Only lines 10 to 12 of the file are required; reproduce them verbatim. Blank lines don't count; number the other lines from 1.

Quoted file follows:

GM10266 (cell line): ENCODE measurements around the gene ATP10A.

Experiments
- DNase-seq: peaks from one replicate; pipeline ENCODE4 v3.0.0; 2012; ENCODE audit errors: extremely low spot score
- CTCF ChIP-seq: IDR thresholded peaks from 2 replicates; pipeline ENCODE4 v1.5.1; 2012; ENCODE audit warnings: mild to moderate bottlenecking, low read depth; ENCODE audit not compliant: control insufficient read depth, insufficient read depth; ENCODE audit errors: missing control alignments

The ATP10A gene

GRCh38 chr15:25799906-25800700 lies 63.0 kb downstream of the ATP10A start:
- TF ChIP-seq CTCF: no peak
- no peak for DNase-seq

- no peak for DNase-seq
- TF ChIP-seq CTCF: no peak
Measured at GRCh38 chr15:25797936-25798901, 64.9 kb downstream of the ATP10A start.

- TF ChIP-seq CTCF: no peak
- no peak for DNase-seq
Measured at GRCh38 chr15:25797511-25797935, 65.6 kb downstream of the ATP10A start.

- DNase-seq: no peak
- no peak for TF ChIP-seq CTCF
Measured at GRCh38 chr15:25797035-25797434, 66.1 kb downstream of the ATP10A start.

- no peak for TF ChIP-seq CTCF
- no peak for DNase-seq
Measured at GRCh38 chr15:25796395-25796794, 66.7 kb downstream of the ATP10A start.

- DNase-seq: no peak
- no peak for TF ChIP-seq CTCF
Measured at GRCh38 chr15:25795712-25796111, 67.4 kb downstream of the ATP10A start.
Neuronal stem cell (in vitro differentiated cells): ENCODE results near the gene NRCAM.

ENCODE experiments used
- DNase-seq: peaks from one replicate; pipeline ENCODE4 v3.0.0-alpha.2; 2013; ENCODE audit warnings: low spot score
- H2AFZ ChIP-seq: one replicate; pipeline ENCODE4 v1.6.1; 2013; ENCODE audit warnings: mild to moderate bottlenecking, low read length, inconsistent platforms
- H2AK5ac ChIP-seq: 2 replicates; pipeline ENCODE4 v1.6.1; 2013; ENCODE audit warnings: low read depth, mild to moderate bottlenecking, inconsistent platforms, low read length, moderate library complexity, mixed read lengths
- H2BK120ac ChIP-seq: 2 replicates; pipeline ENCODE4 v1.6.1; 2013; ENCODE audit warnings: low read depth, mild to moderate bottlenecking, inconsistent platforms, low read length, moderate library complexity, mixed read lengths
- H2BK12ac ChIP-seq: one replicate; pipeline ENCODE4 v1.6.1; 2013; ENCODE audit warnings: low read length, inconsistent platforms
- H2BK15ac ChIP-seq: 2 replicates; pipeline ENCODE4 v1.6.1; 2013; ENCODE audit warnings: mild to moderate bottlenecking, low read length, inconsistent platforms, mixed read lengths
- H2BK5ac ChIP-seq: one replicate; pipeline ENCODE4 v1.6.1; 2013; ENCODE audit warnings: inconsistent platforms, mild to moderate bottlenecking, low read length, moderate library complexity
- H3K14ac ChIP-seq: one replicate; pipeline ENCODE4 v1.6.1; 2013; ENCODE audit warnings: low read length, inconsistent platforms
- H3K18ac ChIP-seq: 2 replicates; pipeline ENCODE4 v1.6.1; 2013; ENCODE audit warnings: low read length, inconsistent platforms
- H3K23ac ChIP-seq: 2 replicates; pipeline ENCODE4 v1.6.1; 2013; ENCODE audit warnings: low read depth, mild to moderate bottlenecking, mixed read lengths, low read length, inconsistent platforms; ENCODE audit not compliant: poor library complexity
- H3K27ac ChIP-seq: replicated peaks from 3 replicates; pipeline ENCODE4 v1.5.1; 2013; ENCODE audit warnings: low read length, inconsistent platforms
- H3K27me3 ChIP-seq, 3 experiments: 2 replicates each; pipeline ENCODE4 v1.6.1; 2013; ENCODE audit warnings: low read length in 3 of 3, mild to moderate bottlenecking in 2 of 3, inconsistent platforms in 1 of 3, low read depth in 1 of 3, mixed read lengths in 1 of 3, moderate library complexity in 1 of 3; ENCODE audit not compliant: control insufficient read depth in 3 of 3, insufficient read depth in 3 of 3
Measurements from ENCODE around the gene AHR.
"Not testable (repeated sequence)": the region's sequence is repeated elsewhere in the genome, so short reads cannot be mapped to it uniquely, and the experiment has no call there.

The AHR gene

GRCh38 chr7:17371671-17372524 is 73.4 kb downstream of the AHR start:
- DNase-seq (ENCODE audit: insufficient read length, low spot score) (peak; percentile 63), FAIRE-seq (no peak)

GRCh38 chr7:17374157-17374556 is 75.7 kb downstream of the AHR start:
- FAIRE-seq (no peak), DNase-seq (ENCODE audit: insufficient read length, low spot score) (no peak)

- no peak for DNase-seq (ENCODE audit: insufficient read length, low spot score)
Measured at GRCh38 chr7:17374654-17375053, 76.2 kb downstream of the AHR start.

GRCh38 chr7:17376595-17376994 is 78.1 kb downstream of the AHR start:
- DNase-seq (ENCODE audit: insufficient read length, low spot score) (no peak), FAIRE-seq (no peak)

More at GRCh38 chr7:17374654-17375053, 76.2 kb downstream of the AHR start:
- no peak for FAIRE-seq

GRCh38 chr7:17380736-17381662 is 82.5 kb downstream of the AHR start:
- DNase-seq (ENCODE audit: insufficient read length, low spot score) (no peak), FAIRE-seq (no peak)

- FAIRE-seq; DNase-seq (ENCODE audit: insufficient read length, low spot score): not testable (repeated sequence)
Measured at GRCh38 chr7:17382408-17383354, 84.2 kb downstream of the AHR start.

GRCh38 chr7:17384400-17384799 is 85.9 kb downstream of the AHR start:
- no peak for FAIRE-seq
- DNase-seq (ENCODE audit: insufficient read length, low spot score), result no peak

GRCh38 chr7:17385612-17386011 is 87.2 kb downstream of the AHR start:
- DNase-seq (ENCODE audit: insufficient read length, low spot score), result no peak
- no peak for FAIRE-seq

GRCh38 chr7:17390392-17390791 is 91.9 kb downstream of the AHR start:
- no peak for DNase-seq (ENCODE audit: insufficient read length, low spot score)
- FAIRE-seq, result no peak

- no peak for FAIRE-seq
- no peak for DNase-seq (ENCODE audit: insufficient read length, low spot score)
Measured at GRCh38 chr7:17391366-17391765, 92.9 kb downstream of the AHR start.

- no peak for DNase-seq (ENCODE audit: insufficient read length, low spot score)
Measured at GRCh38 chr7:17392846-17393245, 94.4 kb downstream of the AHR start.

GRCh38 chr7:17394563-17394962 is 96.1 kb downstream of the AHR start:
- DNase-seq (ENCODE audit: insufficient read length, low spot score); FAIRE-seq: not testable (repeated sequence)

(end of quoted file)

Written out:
- TF ChIP-seq CTCF: no peak
Measured at GRCh38 chr15:25797936-25798901, 64.9 kb downstream of the ATP10A start.

- TF ChIP-seq CTCF: no peak